The report, entitled Shades of green: A review of SRI ETFs and 50 underlying benchmarks, first looked at the different ways index providers were constructing their SRI indices.
Although the indices differed widely in terms of SRI approaches and index methodologies, the analysts found all index providers had the same goal of minimising deviations from their parent indices while maximising environmental, social and governance (ESG) ratings.
In particular, some 58% of the indices studied had some explicit constraints defined in their rules to limit potential deviations from their parent indices.
However, there was a wide divergence among SRI indices in terms of the number of constituents in the SRI index as a percentage of the number of constituents in the parent index.
In terms of sector biases versus the parent indices, the report calculated limited divergences from the traditional benchmarks, highlighting the index providers’ aim of not moving too far away from parent indices.
Sébastien Lemaire, head of ETF research at SocGen and co-author of the report, commented: “As such, SRI indices usually show minimal deviations from their parent indices, whether they mention explicit constraints in their index rules or not.
“We believe this may not be a coincidence but rather an intended goal.”
Because of the limited divergence away from parent indices combined with strong ESG ratings, the report said SRI indices do not deteriorate the risk-return profile of traditional indices.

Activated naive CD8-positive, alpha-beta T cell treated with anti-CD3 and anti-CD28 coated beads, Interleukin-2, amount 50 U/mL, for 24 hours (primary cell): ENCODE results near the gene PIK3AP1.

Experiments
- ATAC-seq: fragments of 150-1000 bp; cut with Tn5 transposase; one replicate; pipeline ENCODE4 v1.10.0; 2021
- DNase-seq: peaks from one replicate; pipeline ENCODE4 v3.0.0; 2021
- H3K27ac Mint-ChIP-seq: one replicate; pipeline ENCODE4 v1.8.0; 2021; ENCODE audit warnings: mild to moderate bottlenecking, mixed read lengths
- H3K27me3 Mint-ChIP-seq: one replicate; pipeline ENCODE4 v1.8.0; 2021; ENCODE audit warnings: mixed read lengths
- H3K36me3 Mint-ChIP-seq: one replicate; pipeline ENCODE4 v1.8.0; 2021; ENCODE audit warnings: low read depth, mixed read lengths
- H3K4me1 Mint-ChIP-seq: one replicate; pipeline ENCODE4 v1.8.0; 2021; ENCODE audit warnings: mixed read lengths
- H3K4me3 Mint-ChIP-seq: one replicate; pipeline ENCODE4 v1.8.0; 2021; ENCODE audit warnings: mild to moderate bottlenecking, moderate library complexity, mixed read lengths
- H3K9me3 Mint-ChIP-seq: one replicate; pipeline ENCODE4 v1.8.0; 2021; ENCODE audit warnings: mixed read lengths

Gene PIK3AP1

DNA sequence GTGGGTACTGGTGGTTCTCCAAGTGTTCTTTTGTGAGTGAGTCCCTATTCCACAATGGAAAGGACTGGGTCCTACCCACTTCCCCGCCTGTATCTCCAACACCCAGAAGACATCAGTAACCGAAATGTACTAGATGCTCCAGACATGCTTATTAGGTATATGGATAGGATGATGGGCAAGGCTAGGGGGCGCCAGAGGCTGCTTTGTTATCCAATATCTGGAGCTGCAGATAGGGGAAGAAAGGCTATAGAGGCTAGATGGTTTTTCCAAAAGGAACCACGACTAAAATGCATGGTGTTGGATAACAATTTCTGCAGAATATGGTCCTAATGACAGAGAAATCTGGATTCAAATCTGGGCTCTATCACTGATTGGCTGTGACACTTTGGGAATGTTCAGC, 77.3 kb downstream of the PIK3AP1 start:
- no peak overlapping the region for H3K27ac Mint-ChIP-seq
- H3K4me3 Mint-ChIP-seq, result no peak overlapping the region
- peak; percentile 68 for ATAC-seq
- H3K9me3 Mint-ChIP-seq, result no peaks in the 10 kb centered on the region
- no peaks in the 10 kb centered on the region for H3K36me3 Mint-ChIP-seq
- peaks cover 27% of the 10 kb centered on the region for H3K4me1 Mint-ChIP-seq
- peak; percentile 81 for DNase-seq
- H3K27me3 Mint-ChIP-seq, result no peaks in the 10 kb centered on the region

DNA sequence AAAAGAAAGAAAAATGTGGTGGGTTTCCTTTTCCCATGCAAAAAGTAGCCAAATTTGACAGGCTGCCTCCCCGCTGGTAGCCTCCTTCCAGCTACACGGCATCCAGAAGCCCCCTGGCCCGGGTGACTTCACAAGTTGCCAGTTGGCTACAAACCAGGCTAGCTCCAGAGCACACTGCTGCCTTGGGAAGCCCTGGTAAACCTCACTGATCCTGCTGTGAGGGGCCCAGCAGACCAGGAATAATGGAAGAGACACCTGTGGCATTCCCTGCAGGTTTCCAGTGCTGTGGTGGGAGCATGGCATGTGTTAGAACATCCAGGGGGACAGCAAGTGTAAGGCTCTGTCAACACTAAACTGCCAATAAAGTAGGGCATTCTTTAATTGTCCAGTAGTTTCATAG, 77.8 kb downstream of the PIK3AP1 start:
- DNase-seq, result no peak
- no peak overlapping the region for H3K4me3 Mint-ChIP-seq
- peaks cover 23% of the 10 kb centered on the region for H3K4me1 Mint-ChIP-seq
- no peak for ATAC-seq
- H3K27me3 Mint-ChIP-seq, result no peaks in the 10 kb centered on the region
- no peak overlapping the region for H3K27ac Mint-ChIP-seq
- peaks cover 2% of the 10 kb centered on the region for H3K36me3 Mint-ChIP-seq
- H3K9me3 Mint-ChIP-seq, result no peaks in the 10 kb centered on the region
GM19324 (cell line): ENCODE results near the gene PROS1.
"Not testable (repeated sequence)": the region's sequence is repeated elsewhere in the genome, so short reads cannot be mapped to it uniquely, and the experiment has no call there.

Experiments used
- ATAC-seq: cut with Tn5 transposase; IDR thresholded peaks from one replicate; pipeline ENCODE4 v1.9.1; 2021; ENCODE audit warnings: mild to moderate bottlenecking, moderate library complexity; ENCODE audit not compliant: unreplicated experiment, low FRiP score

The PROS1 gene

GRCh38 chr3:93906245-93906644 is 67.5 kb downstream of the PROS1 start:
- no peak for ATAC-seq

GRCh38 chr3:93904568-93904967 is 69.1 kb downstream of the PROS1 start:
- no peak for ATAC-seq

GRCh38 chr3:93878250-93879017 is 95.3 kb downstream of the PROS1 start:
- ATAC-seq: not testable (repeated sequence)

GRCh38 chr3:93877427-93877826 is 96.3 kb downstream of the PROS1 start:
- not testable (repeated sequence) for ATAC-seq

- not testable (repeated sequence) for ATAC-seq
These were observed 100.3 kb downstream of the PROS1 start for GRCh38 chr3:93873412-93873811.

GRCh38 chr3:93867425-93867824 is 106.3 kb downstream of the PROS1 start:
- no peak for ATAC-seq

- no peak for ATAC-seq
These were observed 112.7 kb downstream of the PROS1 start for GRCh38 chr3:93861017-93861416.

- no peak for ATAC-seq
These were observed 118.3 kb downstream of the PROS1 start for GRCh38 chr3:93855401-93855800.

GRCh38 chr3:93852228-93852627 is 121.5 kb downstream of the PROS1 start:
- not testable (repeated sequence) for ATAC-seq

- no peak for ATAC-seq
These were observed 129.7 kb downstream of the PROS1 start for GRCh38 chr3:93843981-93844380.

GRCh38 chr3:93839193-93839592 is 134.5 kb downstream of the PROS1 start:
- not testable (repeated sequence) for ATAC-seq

Furthermore, in emerging markets, in particular, SRI indices, such as the MSCI EM Leaders index or the MSCI EM SRI indices, saw an improvement in the risk-adjusted return profile but this was limited in the US.
Lemaire added: “Our results show that almost all SRI indices enjoy higher ESG ratings with relatively similar risk-return patterns to their parent indices.”
In order to measure whether this translated to SRI ETFs, the SocGen analysts compared the total cost of SRI ETFs to non-SRI ETFs.
The report noted some SRI ETFs could have lower TERs versus their non-SRI counterparts, especially in emerging markets.
Overall, the SocGen analysts found this was particularly prevalent for world, eurozone and emerging market ETFs and less so for the US.
For example, the Xtrackers ESG MSCI World ESG UCITS ETF (XZW0) and the iShares MSCI World ESG Screened index (SNAW) could be attractive alternatives to MSCI World ETFs while the Xtrackers MSCI EM ESG Leaders UCITS ETF (EMSG), the iShares MSCI EM IMI ESG Screened UCITS ETF (AYEM), the iShares ESG MSCI EM ETF (ESGE) and the Amundi index MSCI EM SRI DR UCITS ETF (EMSRI) could be alternatives to MSCI EM ETFs.
There are currently 90 SRI ETFs listed in the US and Europe, excluding impact investing, thematic and factor ETFs.
Competition among ETF issuers is “intense” but is still concentrated with iShares offering 28 products, BNP Paribas running 13 and UBS managing 11 of the 90 ETFs. MSCI dominates the index provider space, running over 75% of the ETFs available.